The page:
Mali’s internal efforts demonstrate that the country has taken positive action to protect its cultural patrimony, but unfortunately it is not enough to stem the tide of looting and the illicit trade. Although the country has taken great initiative in the battle against looting, as a developing nation, Mali has limited resources for the protection of archaeological sites and the policing of its borders (McIntosh, 1995). Even so, the nation dedicates an admirable portion of its meager budget towards these efforts. So long as there is an international demand for Malian artifacts, there will be a need for international cooperation to combat looting.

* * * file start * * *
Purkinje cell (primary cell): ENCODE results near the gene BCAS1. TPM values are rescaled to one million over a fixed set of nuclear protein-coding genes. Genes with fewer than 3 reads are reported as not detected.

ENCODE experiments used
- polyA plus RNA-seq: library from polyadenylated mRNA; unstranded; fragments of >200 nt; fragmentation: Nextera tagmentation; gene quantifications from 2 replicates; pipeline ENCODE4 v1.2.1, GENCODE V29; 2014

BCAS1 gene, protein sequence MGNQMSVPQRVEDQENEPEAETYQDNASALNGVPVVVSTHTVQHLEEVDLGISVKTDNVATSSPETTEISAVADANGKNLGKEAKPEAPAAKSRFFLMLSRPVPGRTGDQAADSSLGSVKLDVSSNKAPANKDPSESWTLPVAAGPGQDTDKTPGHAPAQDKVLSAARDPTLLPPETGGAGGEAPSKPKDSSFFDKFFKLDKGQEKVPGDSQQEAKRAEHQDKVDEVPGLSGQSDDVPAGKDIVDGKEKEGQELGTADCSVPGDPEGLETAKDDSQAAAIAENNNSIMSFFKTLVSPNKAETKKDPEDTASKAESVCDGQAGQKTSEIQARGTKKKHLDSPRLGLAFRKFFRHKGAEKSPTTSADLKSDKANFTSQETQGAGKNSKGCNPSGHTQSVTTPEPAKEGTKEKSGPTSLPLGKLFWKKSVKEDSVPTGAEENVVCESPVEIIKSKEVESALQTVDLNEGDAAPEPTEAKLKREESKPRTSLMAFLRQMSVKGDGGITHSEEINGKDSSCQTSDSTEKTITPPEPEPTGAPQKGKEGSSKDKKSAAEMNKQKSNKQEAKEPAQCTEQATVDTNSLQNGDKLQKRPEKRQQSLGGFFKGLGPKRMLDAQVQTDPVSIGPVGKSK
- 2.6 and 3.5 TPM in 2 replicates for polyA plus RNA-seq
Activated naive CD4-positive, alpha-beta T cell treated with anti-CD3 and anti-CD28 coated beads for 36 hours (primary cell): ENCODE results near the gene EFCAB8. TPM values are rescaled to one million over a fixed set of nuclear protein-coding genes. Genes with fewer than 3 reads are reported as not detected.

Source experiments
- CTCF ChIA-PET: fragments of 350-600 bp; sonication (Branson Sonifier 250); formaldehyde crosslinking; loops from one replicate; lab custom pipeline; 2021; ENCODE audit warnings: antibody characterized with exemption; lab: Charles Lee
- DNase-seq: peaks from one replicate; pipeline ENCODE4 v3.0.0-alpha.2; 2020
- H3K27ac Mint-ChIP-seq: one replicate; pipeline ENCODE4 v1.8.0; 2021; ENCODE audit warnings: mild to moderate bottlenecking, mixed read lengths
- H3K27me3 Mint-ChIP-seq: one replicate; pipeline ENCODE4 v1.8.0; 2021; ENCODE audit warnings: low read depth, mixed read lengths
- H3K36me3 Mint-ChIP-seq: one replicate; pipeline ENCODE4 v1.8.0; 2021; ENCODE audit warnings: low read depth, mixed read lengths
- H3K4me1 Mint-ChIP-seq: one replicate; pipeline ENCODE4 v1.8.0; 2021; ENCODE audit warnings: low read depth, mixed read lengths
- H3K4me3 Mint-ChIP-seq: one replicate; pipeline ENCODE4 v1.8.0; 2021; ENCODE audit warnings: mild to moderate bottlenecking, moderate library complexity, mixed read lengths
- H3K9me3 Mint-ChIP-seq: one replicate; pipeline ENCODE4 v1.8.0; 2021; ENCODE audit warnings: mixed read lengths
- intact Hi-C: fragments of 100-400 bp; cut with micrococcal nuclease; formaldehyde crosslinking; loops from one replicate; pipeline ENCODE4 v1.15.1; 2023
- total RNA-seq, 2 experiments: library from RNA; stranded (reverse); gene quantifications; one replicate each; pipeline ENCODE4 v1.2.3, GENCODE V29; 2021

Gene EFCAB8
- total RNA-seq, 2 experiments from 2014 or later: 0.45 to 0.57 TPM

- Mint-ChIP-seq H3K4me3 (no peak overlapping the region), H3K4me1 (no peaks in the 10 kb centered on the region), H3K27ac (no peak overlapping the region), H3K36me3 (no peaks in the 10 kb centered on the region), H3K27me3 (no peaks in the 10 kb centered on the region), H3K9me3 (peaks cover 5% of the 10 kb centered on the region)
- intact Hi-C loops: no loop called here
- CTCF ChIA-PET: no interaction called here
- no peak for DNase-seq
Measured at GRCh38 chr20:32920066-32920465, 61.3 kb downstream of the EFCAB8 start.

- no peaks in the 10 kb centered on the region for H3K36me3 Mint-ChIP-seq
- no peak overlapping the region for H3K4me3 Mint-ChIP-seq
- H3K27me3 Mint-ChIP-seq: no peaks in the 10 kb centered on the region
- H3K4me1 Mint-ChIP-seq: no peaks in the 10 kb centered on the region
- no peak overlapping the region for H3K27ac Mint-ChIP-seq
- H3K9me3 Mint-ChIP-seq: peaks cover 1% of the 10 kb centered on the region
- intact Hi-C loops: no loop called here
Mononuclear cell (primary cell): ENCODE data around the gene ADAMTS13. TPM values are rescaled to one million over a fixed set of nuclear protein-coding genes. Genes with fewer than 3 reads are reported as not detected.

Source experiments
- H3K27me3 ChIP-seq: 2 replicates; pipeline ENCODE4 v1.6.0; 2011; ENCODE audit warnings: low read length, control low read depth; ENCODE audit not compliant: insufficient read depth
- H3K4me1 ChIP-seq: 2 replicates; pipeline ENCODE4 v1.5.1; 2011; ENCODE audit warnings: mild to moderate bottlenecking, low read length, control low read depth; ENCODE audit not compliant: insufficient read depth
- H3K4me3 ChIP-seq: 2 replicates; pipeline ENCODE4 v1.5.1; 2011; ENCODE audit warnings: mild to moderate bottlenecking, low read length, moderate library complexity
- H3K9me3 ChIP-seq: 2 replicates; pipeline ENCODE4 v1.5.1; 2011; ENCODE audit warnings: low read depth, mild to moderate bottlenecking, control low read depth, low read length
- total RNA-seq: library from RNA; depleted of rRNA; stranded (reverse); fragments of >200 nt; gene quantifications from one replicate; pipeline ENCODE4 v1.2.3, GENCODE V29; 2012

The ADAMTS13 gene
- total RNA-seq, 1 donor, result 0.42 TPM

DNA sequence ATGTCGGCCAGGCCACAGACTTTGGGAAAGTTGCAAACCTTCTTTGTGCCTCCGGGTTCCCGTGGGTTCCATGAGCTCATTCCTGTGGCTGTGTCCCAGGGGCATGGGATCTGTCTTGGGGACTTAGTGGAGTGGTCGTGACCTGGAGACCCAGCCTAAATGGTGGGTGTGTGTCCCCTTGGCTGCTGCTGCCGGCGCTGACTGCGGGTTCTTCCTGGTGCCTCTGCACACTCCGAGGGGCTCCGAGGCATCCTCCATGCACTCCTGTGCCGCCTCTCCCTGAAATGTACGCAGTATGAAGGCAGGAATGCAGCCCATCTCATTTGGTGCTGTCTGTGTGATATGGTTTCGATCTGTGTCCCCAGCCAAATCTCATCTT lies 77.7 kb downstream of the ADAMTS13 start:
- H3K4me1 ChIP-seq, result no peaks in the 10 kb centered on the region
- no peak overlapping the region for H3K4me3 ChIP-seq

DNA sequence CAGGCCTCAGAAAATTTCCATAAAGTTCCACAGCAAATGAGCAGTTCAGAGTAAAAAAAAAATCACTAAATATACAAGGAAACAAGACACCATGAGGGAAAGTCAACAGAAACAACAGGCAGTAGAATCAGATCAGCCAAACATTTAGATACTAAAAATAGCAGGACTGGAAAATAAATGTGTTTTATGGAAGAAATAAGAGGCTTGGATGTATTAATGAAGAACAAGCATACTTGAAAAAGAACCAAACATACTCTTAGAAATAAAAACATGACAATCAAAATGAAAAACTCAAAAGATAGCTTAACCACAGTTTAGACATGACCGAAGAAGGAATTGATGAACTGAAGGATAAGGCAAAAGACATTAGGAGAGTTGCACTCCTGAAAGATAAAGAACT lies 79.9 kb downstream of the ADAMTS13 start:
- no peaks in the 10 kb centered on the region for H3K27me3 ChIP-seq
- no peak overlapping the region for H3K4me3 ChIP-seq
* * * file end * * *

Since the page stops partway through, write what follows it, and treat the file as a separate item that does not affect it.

Thankfully, other countries are collaborating with Mali to show their commitment to preserving the world’s cultural heritage. In 2005 Norway launched a UNESCO Funds-in-Trust project to aid the countries of Mali, Ethiopia, and Senegal. This project aims to preserve and document archaeological collections and archaeological sites, raise awareness of the looting crisis, and educate local officials and the public. ICOM, whose members include institutions from across the globe, has drafted a “red list” for Mali of categories of artifacts that are most affected by looting. ICOM appeals to museums, collectors, dealers, and auction houses not to buy these objects, and provides information on the legislation protecting them. Preventive measures such as these attempt to decrease the overseas demand for stolen artifacts, and they are helpful and necessary. In January of this year French customs officials seized more than 650 artifacts from Mali being smuggled through the Charles de Gaulle airport in Paris (link). These objects were presumably on their way to the US, where they would be sold to dealers and private collectors. Such instances demonstrate the need for US cooperation to combat the looting problem. The United States can take action as well and support Mali’s cause by renewing its MOU with Mali.